How reading can change your patterns of thinking


How reading can change your patterns of thinking

No matter how set in your ways you may be, there will always be room for you to grow and develop further. For a lot of us to feel satisfied and fulfilled in the lives we lead, we need to continually learn and test the ways in which we think and feel. We need to encounter those who feel differently to us and challenge what we once knew about anything and everything.

If we were to remain exactly the same from our teenage selves all the way through to our last days, never changing a single thought or belief, never encountering anything new or different, could we really feel content? 

One of the ways we can challenge our thinking and experience whole new ways of perceiving the world is through books. We’re able to read about other people’s lives, both real and imagined. We can learn about concepts and subjects far removed from our actual lives. You could be certain of something for your whole life, but then one line in one book plants one seed of doubt that ends up blowing everything you once thought you knew apart.

The Power of Now by Eckhart Tolle

I’d heard great things about this book, hence why I decided to pick it up. I hadn’t previously strayed from fiction into the realm of self-help books, so to say I was sceptical is an understatement. My patterns of thinking were pretty well established by this point and I didn’t know they could, or should, be challenged. 

The book’s premise is clear from its title. It’s a guide to everyday life that promotes living in the current moment and avoiding any influence from the past or present. It’s written very well, satisfying a desire for beautiful writing while still being simple and factual. It’s structured in the form of questions and answers, so it feels a little like you're having a one-on-one conversation about life.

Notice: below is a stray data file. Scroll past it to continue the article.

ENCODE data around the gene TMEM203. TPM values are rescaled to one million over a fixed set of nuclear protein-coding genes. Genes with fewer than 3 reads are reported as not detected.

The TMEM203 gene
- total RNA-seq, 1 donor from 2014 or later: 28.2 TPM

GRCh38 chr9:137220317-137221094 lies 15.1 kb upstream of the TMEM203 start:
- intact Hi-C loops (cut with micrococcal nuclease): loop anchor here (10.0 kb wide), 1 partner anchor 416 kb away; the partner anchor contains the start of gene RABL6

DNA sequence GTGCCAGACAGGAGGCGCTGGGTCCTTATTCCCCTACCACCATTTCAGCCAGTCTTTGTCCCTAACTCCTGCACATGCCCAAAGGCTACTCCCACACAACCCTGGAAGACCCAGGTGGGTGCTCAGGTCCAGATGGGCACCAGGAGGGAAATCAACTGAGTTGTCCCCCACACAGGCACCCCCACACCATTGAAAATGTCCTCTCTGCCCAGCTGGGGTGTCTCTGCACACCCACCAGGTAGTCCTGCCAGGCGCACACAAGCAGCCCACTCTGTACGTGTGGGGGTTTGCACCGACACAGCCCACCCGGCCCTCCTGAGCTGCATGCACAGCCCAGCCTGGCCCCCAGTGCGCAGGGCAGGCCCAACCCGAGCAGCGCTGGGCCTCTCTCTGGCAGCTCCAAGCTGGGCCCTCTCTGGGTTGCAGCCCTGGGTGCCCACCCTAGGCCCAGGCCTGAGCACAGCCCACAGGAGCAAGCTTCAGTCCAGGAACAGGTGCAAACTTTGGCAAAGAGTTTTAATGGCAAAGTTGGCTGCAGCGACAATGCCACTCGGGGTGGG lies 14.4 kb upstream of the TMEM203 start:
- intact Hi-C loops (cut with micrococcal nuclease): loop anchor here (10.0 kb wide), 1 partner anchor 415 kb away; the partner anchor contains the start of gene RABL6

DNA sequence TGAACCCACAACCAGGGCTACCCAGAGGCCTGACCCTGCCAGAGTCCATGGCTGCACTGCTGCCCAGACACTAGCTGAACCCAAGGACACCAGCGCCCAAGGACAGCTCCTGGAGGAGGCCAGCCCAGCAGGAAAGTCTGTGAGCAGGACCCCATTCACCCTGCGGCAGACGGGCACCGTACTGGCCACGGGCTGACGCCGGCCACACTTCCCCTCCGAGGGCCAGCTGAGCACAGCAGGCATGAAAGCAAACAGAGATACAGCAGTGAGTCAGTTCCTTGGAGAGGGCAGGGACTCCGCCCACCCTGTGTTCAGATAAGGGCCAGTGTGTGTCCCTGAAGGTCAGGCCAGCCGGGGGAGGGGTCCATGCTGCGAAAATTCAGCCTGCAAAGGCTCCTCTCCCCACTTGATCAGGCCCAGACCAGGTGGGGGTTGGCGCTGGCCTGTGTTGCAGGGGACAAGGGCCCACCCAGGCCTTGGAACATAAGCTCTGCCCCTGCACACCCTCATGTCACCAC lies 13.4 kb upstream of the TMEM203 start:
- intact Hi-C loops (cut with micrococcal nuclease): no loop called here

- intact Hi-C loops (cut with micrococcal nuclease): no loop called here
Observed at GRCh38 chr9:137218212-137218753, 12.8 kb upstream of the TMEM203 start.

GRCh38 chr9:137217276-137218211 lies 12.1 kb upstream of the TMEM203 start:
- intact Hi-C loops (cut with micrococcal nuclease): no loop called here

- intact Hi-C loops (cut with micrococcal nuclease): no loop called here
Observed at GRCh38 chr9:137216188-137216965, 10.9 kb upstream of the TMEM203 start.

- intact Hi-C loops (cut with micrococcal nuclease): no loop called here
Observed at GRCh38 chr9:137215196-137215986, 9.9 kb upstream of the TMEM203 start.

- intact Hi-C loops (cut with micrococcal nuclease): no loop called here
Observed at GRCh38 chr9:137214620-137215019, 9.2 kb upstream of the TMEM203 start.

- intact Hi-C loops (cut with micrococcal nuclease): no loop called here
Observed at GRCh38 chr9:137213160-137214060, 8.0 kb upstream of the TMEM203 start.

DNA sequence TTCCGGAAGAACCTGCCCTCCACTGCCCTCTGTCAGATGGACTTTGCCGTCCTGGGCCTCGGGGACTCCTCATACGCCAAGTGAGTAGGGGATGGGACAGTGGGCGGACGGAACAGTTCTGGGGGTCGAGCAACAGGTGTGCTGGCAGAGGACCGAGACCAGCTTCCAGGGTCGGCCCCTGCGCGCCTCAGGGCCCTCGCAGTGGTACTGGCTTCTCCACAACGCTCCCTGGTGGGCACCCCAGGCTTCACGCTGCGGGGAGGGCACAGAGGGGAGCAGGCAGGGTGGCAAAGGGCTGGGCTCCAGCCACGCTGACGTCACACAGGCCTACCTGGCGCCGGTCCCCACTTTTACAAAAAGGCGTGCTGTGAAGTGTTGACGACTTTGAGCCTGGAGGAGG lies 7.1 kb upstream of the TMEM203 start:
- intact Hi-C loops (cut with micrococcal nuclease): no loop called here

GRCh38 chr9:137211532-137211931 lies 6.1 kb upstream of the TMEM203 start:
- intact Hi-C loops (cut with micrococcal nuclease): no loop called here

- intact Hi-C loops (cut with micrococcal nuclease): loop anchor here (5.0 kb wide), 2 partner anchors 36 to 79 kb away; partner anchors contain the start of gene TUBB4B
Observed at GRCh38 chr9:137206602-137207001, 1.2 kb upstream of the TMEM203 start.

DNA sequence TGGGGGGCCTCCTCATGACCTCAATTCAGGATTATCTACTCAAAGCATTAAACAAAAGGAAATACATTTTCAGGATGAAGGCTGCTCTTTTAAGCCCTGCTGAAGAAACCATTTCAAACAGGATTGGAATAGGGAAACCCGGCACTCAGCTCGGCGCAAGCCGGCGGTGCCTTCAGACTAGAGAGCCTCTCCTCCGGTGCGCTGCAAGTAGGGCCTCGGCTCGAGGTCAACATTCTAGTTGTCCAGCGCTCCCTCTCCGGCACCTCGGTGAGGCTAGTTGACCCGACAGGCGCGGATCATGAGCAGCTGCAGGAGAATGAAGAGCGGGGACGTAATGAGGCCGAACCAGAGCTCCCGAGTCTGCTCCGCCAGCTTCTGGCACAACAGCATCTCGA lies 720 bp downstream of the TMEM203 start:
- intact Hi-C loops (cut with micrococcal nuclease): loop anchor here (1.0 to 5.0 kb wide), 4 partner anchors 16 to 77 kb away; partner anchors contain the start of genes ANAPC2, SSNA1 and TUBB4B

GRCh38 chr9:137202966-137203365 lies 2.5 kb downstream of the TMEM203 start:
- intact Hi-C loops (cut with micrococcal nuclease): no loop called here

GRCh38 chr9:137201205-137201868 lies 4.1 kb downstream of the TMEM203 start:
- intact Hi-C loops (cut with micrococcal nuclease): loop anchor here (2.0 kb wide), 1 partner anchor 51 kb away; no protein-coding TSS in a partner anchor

What I took from it

It ended up being a book that now sits with so many little book tabs poking out. Multiple times per page I would read something that made me stop in my tracks. It’s full of such simple and straightforward concepts that in retrospect seem so obvious. But up until the point of reading, I’d never even thought of them, or at least thought of them in that way. And it blew my mind. I’ve always known that books are important and hold a lot of value in our lives, but I didn’t realise how much one book could change how someone fundamentally thinks about life. 

It doesn’t come across as preachy but rather opened my eyes to how simple life should be. It so matter-of-factly outlines how important being present is, and how nothing beneficial comes from worrying about what previously happened or what might happen further down the line. 

The specific lessons I got from the book aren’t really important here. Maybe it would affect you in a similar way, or maybe there are other subjects you’d need to explore to experience a similar effect. The point is, years and years of my own patterns of thinking unravelled as I read it. It laid everything out in black and white and disapproved of how I used to allow myself to think. It completely broadened my mind and challenged it to be better and more refined. 

The power of reading

Anyone who says books aren’t powerful clearly hasn’t experienced reading the right ones. They are imperative to our development and shape us to be who we are. Reading is such a simple pleasure yet has such significant formative effects. 

As a nation, our literacy levels are not where they should be. 31% of adults don’t read in their free time. A surprising part of this won’t be because of lack of interest but rather because they lack the literacy level to be able to do so. 

At Coster Content, we want more people to experience the powerful effects reading can have. If you have any questions about the literacy problem or want to help, get in touch on 0161 413 8418.

Alia CosterComment